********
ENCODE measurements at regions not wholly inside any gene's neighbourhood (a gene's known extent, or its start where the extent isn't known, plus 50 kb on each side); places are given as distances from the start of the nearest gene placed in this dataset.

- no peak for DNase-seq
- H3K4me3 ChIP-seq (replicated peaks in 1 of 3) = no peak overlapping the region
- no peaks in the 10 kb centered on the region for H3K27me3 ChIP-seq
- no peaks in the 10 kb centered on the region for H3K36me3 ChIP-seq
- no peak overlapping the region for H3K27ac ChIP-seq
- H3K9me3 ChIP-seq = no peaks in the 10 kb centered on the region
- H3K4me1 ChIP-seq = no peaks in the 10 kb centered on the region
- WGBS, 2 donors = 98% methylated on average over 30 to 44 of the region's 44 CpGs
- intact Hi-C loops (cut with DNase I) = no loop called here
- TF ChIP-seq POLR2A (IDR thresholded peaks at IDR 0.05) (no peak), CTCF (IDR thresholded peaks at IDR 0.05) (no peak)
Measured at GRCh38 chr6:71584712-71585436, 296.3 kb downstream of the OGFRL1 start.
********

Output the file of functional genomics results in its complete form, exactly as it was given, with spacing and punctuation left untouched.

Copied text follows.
ENCODE measurements at regions not wholly inside any gene's neighbourhood (a gene's known extent, or its start where the extent isn't known, plus 50 kb on each side); places are given as distances from the start of the nearest gene placed in this dataset.

- no peak for DNase-seq
- H3K4me3 ChIP-seq (replicated peaks in 1 of 3) = no peak overlapping the region
- no peaks in the 10 kb centered on the region for H3K27me3 ChIP-seq
- no peaks in the 10 kb centered on the region for H3K36me3 ChIP-seq
- no peak overlapping the region for H3K27ac ChIP-seq
- H3K9me3 ChIP-seq = no peaks in the 10 kb centered on the region
- H3K4me1 ChIP-seq = no peaks in the 10 kb centered on the region
- WGBS, 2 donors = 98% methylated on average over 30 to 44 of the region's 44 CpGs
- intact Hi-C loops (cut with DNase I) = no loop called here
- TF ChIP-seq POLR2A (IDR thresholded peaks at IDR 0.05) (no peak), CTCF (IDR thresholded peaks at IDR 0.05) (no peak)
Measured at GRCh38 chr6:71584712-71585436, 296.3 kb downstream of the OGFRL1 start.